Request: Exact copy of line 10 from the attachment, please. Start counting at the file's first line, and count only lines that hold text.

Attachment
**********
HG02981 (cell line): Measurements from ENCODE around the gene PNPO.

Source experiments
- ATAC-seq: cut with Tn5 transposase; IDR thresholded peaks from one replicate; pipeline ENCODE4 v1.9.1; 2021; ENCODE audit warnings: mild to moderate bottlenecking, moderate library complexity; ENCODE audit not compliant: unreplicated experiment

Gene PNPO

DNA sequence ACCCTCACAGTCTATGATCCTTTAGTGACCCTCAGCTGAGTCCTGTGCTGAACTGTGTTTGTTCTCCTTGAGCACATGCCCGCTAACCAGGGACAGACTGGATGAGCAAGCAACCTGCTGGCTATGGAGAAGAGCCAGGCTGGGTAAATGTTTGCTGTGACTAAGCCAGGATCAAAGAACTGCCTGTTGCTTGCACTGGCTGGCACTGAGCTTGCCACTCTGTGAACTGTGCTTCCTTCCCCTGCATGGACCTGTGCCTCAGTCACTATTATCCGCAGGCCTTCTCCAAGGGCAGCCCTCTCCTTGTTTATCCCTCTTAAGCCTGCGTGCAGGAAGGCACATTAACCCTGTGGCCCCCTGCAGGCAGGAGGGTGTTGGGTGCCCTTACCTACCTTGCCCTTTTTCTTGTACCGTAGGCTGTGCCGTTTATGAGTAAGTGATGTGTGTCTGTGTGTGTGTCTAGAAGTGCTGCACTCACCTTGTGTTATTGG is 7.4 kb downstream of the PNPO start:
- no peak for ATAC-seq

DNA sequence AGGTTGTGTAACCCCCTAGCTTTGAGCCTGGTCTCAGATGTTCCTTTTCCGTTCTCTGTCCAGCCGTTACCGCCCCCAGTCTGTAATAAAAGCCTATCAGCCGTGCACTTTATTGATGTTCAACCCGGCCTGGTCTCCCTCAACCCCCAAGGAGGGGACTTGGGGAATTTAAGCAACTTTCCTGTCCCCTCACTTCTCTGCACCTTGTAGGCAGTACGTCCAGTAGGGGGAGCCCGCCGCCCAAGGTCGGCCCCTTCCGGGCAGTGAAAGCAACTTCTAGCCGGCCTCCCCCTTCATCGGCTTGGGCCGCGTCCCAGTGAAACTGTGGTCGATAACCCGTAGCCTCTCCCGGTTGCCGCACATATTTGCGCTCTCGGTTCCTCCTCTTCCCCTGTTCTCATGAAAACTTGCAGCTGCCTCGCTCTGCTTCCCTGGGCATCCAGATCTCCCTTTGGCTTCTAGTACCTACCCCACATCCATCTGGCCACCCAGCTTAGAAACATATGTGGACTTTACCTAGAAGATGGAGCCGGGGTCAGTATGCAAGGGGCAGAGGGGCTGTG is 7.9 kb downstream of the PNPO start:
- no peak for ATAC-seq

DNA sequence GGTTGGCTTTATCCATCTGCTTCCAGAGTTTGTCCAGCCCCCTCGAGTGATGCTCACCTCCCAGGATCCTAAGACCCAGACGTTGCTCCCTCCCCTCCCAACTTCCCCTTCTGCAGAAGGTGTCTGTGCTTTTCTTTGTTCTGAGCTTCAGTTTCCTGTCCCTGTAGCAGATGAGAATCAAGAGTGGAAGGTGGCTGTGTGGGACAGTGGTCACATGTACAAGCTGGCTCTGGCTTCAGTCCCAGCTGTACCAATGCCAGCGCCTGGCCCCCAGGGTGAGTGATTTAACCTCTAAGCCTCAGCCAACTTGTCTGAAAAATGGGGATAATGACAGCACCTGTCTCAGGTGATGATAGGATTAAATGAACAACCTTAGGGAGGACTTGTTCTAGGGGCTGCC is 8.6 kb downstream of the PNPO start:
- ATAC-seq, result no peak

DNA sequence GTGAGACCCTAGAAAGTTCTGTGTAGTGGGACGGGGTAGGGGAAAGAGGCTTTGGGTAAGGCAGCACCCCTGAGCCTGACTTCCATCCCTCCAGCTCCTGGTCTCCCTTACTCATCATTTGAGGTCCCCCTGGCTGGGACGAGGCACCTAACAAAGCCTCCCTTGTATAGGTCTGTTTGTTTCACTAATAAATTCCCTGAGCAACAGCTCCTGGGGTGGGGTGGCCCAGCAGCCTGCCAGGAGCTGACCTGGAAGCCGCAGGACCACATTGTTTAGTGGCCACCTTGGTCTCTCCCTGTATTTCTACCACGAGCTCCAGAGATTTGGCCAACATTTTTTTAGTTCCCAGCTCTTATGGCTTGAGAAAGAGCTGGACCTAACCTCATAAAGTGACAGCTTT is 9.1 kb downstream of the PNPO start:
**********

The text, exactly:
- ATAC-seq, result no peak